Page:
Sturdy cushioning, arch support and pronation correction are all featured components of these shoes. The solidity of the shoe reduces the flexibility (that is a good thing).

You will buy this shoe if you have moderate to severe overpronation and need a shoe that gives you an abundance of support.

Click here to read user reviews.

Saucony Omni 14

The Saucony Omni is a popular stability shoe, and this version does not disappoint.

Key Features

  • PowerGrid midsole with GRID technology absorbs impacts and returns energy to the runner for a smooth and responsive ride
  • Super Rubber Compound Impact Zone provides robust cushioning and a seamless heel-to-toe movement
  • Dual Density SSL EVA in the midfoot controls overpronation
  • iBR+ (injection blown rubber) improves cushioning and responsiveness
  • Open mesh upper allows for maximum breathability
  • ComfortLite Sockliner reduces pressure on your foot
  • SAUC-FIT upper enhances medial support for a lock-downed feel
  • 10.3 oz (size 9)

Why You Should Buy This Shoe

The Saucony Omni 14 is the perfect blend of cushioning and stability. The updated SAUC-FIT upper also gives you greater control in adjusting the comfort of the shoe.

You will buy this shoe if you have moderate to severe overpronation and value comfort above all else.

Click here to read user reviews. 

New Balance 940v2

After a successful launch of the 940, New Balance has released a new and improved 2nd version.

Key Features

  • Full-length ACTEVA lightweight midsole foam provides excellent midfoot cushioning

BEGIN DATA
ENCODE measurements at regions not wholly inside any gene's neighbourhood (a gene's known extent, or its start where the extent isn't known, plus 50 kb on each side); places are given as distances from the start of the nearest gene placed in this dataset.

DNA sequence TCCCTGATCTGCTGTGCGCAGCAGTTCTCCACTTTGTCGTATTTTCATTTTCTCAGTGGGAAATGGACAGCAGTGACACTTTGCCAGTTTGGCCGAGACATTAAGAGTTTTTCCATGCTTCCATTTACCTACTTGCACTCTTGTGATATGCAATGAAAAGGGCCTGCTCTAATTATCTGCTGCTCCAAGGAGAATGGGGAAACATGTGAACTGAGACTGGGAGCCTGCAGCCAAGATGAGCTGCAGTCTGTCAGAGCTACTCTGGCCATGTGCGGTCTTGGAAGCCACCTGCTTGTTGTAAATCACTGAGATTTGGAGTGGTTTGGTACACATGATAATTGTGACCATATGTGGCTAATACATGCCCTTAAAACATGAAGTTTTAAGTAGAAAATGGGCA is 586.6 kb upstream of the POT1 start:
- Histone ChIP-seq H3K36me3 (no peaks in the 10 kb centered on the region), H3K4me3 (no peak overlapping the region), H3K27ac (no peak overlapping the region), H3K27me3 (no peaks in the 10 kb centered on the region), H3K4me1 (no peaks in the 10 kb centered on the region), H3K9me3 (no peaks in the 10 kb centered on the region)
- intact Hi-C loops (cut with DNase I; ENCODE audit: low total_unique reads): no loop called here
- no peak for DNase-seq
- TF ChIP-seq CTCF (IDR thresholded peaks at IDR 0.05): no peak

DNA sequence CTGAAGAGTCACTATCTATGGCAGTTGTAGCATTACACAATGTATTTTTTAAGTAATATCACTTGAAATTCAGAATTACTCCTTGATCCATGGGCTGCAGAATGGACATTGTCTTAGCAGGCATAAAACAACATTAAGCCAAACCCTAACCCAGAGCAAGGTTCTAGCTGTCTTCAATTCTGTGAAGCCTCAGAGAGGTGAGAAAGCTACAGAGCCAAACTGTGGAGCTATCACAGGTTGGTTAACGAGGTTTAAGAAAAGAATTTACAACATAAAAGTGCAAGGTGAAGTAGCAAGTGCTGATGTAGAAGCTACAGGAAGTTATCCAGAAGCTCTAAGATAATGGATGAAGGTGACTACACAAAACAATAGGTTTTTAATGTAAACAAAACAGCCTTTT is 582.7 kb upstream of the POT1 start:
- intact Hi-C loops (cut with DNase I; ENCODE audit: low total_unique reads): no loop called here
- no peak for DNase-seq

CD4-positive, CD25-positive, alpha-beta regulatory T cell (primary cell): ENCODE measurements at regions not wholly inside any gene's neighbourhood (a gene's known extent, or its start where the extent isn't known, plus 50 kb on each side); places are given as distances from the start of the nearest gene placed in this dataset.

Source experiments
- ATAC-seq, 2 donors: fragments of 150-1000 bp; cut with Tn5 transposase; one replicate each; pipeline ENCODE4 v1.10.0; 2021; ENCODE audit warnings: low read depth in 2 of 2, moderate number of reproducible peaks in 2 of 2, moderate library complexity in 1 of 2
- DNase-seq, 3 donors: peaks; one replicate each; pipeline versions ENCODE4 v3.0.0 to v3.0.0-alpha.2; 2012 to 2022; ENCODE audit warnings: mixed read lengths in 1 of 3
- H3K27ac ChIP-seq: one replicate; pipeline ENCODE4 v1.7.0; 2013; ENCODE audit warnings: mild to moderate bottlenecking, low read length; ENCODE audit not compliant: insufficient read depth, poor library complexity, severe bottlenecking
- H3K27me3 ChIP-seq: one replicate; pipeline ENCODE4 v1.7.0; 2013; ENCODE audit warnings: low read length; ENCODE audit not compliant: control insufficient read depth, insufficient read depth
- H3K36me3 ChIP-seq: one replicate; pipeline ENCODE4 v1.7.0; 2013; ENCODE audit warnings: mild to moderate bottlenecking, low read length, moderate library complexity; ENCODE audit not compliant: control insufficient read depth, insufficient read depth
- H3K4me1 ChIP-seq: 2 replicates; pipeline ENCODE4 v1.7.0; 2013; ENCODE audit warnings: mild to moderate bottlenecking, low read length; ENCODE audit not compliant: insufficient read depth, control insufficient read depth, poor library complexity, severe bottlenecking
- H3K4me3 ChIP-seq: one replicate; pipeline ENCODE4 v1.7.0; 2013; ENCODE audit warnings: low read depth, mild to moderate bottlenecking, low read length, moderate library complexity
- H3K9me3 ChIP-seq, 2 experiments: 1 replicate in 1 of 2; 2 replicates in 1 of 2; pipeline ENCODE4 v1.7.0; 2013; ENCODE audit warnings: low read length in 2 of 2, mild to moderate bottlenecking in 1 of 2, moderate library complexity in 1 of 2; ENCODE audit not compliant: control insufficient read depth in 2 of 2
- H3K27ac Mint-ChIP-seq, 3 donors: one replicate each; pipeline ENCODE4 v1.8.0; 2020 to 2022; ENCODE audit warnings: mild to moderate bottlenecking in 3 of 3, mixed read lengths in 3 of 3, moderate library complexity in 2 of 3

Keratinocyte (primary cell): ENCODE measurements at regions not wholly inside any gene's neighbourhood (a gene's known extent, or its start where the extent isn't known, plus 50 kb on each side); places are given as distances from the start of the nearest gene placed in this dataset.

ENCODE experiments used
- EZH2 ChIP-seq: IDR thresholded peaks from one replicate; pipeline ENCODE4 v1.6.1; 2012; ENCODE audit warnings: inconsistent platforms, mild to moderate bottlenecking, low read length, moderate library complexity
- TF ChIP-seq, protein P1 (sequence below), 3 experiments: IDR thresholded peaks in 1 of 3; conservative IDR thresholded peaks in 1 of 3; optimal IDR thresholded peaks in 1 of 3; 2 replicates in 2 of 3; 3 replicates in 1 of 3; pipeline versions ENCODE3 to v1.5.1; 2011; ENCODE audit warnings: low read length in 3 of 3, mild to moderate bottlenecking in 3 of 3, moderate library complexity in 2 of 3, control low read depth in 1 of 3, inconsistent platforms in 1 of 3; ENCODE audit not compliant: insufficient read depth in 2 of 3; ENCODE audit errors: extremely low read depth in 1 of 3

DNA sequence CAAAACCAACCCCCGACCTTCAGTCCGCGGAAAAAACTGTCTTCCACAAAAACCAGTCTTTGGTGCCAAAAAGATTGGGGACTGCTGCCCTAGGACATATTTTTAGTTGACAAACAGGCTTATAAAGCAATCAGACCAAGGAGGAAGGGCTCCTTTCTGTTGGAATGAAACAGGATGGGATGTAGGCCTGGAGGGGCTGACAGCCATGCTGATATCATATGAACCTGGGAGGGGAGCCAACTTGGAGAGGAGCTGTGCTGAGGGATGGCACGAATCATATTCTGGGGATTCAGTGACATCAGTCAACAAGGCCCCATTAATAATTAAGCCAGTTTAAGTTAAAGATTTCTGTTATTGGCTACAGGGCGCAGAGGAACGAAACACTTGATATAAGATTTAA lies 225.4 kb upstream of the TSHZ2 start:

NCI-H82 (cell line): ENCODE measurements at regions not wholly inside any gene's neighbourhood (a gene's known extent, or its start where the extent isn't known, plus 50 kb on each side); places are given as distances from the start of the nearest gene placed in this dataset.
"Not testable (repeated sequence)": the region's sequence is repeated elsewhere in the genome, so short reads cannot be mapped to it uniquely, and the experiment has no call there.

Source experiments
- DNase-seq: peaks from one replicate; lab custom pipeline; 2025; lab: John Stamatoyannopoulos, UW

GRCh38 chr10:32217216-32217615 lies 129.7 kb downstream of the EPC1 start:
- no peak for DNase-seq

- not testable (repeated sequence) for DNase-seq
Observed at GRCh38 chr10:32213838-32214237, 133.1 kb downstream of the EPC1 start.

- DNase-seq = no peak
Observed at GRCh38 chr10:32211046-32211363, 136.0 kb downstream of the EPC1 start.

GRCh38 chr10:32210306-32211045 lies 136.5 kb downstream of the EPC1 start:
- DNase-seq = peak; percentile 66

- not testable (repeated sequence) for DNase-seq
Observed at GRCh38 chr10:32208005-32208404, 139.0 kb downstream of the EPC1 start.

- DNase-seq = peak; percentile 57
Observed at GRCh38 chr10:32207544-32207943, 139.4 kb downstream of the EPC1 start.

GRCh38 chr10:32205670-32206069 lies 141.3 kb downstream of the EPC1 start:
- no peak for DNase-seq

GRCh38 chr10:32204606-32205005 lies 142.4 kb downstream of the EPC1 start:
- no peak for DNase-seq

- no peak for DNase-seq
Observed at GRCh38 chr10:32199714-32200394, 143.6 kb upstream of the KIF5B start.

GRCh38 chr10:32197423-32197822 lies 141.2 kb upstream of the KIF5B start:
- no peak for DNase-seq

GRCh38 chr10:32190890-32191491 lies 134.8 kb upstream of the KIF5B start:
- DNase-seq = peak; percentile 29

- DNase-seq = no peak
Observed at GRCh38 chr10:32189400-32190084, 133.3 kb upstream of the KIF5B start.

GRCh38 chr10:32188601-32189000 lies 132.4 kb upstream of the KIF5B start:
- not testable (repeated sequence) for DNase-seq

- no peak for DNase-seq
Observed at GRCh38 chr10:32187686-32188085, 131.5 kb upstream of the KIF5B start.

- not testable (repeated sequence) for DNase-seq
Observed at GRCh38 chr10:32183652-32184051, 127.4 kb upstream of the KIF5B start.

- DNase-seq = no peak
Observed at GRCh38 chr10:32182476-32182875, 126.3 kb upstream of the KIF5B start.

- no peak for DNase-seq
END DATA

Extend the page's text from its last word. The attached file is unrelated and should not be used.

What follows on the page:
• STABILITY WEB in the midfoot adds torsional stability and arch support
  • T-Beam TPU shank in the midfoot further enhances torsional stability and arch support
  • Higher density foam in the medial post helps to corrects overpronation
  • Ndurance carbon rubber located at the heel and lateral side of the outsole provides maximum durability
  • N2 cushioning system in the heel provides superior cushioning and shock absorption
  • Open mesh and suede upper for comfort, durability and breathability
  • NLOCK webbing system in the upper provides an incredibly secure fit
  • 12.0 oz (size 9)

Why You Should Buy This Shoe

New Balance has added N2 cushioning in the heel to ensure a well-cushioned landing. They have also added the T-Beam shank and Stability Web in the midfoot which work together to correct overpronation.

You will buy this shoe if you have moderate to severe overpronation and are a prominent heel-striker that can take advantage of the N2 cushioning system.

Click here to read user reviews.